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In my clinical practice, I have felt for a long time that the knowledge acquired in coloproctology should be more frequently shared with specialists in obstetrics, gynaecology, urology, neurology, etc. Therefore, I enjoyed receiving this book where the contributors range between at least 10 specialities which concern pelvic floor disorders. Each chapter is written by a leading figure or a group expert in this field. The book is a valuable starting point for gastroenterologists who wish to become up to date with data concerning the clinical problems of the pelvic floor, associating the anterior and posterior components, including physiology, anatomy, diagnostic imaging, surgery, nursing, and psychology.
The previously published book by these authors was entitled Coloproctology and the Pelvic Floor—coloproctology has disappeared from the title of their new book, indicating that it is no longer possible to approach the posterior pelvic floor disorders without studying the pelvic floor as a whole. In this way, this new title by itself is a very strong message. However, the reader might be a little disappointed if he looks for how to treat, for example, a patient suffering from both anal and urinary incontinence, or a patient complaining of urinary stress incontinence and posterior pelvic floor dysfunction inducing straining at stools. The book contains a number of excellent algorithms concerning pathogenesis, investigations, and treatment of the pelvic floor disorders. However, these algorithms have been constructed to treat either the anterior pelvic floor or the posterior pelvic floor, but not to treat a patient who complains simultaneously of the two parts of the pelvic floor. It was perhaps because the book was initially so promising and the subsequent chapters so interesting that I was hoping for a little more specific detail from the authors!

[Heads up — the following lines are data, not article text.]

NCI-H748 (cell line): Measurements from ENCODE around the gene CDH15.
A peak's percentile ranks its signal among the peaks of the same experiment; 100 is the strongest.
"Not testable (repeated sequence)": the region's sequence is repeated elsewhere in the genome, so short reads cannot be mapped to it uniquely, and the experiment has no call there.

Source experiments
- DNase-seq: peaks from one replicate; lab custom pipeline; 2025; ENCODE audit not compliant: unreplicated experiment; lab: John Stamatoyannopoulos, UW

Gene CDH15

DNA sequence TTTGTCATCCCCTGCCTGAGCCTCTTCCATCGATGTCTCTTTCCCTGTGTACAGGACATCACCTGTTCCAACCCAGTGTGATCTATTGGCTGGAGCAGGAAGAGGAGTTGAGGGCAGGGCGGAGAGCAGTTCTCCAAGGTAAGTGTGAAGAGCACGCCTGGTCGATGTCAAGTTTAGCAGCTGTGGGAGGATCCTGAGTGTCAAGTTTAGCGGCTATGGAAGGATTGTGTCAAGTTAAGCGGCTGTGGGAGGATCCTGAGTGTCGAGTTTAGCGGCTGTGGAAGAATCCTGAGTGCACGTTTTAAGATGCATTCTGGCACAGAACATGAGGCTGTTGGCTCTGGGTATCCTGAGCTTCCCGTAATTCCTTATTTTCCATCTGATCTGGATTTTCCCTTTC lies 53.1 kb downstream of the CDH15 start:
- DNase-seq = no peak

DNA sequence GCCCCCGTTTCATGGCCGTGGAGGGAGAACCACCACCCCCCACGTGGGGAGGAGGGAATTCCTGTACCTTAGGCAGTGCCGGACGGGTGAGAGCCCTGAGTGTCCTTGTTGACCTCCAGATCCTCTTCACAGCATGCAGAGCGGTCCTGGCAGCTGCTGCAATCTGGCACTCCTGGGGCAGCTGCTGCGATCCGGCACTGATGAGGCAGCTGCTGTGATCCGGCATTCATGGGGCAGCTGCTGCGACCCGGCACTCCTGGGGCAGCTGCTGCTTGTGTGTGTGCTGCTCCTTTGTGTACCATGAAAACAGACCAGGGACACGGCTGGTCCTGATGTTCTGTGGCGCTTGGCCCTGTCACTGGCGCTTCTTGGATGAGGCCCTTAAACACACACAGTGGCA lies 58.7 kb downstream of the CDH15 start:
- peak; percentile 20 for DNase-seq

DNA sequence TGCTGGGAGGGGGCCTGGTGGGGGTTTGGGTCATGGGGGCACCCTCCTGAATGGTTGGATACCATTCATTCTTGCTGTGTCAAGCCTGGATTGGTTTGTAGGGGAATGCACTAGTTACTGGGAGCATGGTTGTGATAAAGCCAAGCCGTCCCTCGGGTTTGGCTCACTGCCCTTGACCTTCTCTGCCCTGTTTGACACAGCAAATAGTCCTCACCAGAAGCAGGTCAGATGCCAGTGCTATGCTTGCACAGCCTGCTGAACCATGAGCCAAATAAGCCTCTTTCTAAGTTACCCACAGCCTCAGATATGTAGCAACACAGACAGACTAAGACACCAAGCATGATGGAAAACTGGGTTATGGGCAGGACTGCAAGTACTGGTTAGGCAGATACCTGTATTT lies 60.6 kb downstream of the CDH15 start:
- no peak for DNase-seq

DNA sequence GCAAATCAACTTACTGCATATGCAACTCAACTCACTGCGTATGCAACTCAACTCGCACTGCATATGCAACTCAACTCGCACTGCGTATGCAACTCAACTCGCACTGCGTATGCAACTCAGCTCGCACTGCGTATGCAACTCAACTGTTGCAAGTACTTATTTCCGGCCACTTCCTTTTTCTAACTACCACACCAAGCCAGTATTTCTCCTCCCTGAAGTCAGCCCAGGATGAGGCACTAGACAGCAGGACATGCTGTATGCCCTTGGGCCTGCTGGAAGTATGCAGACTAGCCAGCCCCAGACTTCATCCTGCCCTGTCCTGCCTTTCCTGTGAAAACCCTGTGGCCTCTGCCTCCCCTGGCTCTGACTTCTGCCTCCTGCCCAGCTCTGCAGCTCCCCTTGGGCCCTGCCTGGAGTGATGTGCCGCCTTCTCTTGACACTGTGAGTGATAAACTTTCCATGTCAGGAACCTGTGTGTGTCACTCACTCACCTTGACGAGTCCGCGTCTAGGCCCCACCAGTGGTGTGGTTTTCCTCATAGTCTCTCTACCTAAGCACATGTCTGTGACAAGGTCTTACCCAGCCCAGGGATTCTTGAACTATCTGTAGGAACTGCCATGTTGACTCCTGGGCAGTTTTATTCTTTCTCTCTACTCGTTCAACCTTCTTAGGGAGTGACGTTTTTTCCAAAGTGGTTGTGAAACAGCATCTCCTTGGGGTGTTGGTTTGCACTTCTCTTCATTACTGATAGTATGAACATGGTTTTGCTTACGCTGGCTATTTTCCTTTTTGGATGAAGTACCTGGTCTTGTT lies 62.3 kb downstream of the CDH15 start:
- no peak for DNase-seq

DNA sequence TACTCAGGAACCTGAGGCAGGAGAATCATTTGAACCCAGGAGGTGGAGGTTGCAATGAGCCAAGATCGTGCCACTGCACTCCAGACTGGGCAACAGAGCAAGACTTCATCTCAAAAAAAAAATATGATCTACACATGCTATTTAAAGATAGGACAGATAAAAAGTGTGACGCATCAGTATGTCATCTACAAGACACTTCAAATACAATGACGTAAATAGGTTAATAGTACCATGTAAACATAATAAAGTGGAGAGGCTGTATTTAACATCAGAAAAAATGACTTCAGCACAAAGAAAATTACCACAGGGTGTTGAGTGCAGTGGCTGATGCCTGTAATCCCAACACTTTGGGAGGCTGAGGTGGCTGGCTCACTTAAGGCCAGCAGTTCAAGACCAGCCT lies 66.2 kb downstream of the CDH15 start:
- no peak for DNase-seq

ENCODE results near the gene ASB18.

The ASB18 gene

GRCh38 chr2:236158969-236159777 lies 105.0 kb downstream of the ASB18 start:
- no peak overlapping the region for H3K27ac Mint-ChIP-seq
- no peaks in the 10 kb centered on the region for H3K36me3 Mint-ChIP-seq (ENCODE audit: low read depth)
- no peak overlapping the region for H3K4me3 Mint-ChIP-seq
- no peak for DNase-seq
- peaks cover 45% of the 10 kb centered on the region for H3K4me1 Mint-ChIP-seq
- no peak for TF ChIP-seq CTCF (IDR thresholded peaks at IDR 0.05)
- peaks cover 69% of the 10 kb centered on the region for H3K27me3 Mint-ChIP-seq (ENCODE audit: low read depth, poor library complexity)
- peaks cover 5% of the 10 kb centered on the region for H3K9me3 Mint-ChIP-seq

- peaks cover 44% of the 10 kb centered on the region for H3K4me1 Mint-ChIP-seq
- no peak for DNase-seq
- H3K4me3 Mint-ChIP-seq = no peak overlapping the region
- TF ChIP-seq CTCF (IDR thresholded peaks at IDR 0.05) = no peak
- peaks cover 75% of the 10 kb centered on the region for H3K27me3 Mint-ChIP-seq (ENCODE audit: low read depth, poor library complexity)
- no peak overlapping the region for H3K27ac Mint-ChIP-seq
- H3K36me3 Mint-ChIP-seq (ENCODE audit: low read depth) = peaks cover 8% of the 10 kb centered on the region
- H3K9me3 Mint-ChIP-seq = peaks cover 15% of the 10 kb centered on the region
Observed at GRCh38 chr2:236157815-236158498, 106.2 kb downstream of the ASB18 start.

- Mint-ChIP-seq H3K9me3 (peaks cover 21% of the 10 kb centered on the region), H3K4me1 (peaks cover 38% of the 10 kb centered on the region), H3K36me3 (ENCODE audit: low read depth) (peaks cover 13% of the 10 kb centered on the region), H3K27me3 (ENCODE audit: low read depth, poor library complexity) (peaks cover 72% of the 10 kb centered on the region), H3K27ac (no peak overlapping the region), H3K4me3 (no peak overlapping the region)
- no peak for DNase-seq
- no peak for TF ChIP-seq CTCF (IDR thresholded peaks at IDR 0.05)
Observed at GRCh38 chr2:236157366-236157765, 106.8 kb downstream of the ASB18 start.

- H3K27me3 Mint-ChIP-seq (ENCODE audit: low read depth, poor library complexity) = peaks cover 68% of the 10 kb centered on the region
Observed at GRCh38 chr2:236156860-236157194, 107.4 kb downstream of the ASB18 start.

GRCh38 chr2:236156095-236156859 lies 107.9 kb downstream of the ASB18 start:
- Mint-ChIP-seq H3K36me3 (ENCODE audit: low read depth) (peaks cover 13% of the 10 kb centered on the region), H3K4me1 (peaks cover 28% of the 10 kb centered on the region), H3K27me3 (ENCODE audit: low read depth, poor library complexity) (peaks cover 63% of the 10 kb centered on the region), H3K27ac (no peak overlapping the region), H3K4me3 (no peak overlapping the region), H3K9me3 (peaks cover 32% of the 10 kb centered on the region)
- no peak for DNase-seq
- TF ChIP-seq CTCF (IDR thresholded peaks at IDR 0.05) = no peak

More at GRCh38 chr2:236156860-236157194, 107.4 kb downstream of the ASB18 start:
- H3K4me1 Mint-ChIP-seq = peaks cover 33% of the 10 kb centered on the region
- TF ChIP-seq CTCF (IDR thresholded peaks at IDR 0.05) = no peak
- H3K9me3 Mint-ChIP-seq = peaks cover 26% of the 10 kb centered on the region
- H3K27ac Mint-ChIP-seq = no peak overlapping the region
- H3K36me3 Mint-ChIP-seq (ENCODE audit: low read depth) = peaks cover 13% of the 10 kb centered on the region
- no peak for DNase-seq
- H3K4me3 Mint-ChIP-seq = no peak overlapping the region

Nevertheless, the psychological characteristics of the pelvic floor disorders are very well described, suggesting that the impact of social factors, such as sexual abuse for example and psychological distress, on the expression of pelvic floor symptoms should be taken into account. To date it has not been very easy to suggest guidelines indicating how to achieve a balance between identifying the pathophysiology of pelvic floor disorders and understanding psychological factors. There is no doubt that the algorithms given at the beginning of the book will be very useful for the reader. However, they would have been even more useful if the experts had suggested at which step(s) of their algorithms they felt the need to investigate the psychological profile of their patients.
As C Norton wrote in the book, “there is a small but growing movement to create multidisciplinary pelvic floor clinics, where urogynecologists, colorectal surgeons, specialist nurses, physiotherapists, neurologists, psychiatrists . . . work together to improve the management of pelvic floor disorders”. While we are waiting for these future multidisciplinary clinics of “perineology”, it was probably not the time to furnish algorithms in this particular edition of The Pelvic Floor concerning investigations and management of associated symptoms of the anterior and posterior pelvic floor, integrating the psychological profiles of the patients. JH Pemberton, M Swash, and MM Henry must be acknowledged and congratulated for bringing together the knowledge of all the specialties involved in the pelvic floor.